PHARMACY

NACDS, NCPA sue Delaware governor over state Medicaid reimbursement cuts

BY Alaric DeArment

ALEXANDRIA, Va. Two pharmacy organizations have filed a joint lawsuit in the U.S. District Court for the District of Delaware against Delaware Gov. Jack Markell over cuts to the state’s Medicaid reimbursements for branded drugs.

The state made the cuts on April 1, prompting talks between the governor and the state’s Department of Health and Social Services and pharmacy representatives. The talks broke off earlier this month, leading to the lawsuit, filed by the National Association of Chain Drug Stores and the National Community Pharmacists Association.

The NACDS and NCPA also filed a motion for a preliminary injunction, asking the court to halt the cuts as the judge considers the lawsuit.

The two organizations estimate that the cuts would result in an average reduction of $3.63 in reimbursement for branded drugs, which is lower than the average pharmacy’s breakeven cost for more than 76% of all branded drugs, resulting in an average loss of $3.84 per prescription.

“Patient access to pharmacy services will be in jeopardy if these cuts take effect,” NACDS president and CEO Steven Anderson said in a statement. “During these challenging economic times, Medicaid patients should not be on the losing end of the state’s attempt to reconcile their budget.”

The two organizations also asserted that the cuts violate federal law by ignoring possible effects they will have on patients’ access to care.

“This lawsuit was filed by pharmacies, but it is truly on behalf of Delaware’s Medicaid patients whose access to medications is threatened by these devastating cuts,” NCPA CEO and EVP Bruce Roberts said. “Medicaid is designed to provide health care to financially disadvantaged patients who couldn’t otherwise afford these valuable services.”

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Senate to vote on drug importation measure

BY Anna Mcgrath

WASHINGTON U.S. Sen. Byron Dorgan, D-N.D., has dropped his proposal to add the importation of cheaper medicines from other countries to a tobacco legislation.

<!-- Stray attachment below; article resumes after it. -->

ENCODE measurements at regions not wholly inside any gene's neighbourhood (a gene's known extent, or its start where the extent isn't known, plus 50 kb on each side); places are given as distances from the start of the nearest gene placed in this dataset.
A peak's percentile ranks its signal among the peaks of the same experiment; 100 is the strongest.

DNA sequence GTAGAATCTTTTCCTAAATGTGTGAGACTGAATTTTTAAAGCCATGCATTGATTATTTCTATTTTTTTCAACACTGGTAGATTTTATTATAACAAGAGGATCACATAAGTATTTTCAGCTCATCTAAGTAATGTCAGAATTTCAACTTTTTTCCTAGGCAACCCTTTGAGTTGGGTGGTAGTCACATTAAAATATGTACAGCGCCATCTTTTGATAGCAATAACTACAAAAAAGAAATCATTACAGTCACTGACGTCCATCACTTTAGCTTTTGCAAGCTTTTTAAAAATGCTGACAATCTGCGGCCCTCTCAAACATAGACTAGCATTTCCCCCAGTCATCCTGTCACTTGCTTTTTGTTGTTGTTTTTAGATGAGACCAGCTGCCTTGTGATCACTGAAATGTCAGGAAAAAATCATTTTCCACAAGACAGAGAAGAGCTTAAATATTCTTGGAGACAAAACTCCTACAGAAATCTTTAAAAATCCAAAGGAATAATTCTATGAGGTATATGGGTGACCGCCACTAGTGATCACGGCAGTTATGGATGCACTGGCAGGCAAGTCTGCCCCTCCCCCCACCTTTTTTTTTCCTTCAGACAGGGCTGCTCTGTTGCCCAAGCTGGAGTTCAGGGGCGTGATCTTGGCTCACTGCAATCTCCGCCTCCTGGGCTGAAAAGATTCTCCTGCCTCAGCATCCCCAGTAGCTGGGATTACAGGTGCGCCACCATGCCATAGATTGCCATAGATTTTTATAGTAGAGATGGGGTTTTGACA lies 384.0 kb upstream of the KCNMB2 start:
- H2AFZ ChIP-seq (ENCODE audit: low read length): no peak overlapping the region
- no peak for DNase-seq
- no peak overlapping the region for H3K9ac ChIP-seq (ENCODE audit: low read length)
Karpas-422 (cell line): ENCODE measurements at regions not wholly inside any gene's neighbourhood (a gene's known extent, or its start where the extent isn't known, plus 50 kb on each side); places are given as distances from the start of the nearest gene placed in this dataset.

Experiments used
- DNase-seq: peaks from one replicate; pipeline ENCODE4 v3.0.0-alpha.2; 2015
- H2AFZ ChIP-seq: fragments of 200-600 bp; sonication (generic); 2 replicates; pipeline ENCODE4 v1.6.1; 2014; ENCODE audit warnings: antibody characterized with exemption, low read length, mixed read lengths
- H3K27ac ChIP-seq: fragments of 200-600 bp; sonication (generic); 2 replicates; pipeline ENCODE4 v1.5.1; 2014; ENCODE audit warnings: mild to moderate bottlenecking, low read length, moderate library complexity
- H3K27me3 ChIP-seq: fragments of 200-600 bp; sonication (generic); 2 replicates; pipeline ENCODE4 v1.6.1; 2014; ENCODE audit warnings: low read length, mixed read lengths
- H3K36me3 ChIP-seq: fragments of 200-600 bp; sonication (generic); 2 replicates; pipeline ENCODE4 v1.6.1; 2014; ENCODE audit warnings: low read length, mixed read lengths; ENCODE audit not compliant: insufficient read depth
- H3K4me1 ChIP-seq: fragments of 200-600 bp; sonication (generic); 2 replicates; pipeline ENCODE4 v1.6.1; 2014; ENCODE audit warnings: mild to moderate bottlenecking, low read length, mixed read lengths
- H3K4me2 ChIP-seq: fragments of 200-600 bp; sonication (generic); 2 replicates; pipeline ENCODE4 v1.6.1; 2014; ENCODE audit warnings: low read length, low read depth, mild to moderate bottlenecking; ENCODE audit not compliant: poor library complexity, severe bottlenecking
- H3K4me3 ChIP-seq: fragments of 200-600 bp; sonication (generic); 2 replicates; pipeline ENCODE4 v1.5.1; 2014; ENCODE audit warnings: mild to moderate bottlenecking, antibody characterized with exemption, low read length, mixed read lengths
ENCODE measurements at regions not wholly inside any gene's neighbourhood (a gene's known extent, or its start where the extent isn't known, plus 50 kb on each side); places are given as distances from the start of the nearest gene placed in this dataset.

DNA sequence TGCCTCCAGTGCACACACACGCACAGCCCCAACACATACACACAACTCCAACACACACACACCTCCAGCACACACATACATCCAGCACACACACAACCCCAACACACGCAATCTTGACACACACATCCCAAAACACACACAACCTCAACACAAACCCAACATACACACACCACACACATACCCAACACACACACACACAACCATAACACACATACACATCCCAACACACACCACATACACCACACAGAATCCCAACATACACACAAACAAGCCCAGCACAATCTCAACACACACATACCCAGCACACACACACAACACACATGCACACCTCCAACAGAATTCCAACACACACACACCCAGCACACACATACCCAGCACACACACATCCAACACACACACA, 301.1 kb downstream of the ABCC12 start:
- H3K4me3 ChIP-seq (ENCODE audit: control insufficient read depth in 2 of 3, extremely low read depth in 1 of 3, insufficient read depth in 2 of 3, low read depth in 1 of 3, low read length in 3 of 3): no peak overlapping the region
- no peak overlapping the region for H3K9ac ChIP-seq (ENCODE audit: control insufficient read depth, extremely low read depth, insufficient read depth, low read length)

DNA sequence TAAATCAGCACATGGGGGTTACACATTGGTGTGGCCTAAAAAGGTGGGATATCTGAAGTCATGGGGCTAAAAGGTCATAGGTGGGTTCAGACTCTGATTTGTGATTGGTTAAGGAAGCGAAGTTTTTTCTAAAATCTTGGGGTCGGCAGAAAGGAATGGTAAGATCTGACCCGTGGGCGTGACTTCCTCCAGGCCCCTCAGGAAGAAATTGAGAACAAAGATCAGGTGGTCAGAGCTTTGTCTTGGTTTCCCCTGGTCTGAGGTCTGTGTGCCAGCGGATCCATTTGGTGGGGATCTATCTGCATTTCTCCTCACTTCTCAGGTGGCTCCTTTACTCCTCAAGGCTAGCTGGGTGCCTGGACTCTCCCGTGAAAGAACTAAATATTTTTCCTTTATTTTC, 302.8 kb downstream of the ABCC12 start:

Dorgan claims that under the amendment, the Food and Drug Administration would be given the power to oversee packaging, marketing and manufacturing of cigarettes and other tobacco products, Reuters reported. Additionally, U.S.-licensed pharmacies and drug wholesalers would also be allowed to import FDA-approved medicines from Canada, Europe and a few other areas for cheaper prices.

The Senate will consider the drug issue separately, Reuters said.

President Barack Obama has asked Congress for $5 million for the FDA to get started. Despite presidental backing, drugmakers are unhappy with Dorgan’s bill, claiming that with importation comes the risk for counterfeit drugs.

The tobacco bill passed the Senate on Monday with a 61-30 vote and proceeds to legislation later this week.

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KV Pharmaceuticals, Purdue Pharma settle OxyContin dispute

BY Alaric DeArment

ST. LOUIS A generic drug company has settled a dispute with a branded drug company concerning the painkiller OxyContin.

St. Louis-based KV Pharmaceutical Co. announced Tuesday that it had entered a settlement agreement with Stamford, Conn.-based Purdue Pharma in a patent infringement lawsuit that Purdue filed against KV.

Under the terms of the agreement, KV agreed that Purdue’s patents for OxyContin (oxycodone hydrochloride) are valid, enforceable and infringed. In exchange, Purdue granted KV limited rights to sell generic controlled-release oxycodone hydrochloride tablets in the United States for an unspecified period of time.

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